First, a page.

After the operating conditions as above discussed are maintained within pre-selected limits for a predetermined period of time, the monitoring and control components 290 transmit a control signal to the accelerator control represented at block 310 via line 312 which is then transmitted along with power supplies and the like from cabling 18 to the accelerator 16 within the apparatus 10. Cabling 18 is represented in the instant figure by the same numeration used in conjunction with FIG. 1.
The accelerator control 310 provides for the commencement of the generation of protons or ions and increases the accelerator proton or ion beam current until it is within preselected limits based upon the continuous sampling signals transmitted from the beam current monitor 20 as conveyed via line 21. Line 21 reappears from FIG. 1 in the instant figure. As the system then generates neutrons, all controls are monitored, including the temperature control from temperature sensor 118. That sensor provides signals from along earlier-described line 120 which reappears in the instant figure as being directed to the control components at block 290.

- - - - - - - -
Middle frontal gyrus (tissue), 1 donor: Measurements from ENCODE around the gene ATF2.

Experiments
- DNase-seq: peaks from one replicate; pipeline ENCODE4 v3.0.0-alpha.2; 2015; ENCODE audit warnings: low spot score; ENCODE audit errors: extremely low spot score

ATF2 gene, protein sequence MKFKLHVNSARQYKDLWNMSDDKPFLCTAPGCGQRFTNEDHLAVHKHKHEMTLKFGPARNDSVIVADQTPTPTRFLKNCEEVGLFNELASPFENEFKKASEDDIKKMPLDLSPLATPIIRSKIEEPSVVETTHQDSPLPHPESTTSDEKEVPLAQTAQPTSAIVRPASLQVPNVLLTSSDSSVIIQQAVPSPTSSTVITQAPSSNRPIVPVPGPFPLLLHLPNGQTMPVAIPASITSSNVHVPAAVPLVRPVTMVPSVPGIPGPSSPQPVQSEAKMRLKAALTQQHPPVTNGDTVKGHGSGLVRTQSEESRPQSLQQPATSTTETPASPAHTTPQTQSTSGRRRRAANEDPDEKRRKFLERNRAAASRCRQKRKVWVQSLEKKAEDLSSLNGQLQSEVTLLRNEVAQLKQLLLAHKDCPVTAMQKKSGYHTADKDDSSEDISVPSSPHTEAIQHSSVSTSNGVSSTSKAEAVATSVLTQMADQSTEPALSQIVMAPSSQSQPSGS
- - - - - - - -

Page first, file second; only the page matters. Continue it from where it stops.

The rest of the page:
If any of the monitored and control operating conditions exceed pre-selected limits, then a safe shut-down procedure automatically is initiated in which the accelerator and associated proton or ion beam current is shut down first, followed by a shut-down of the flow of working fluid within the coolant system, once the temperature sensed at monitor 118 falls below a pre-selected limit. A similar shut-down procedure will be followed at the completion of normal operation at the end of any neutron therapy.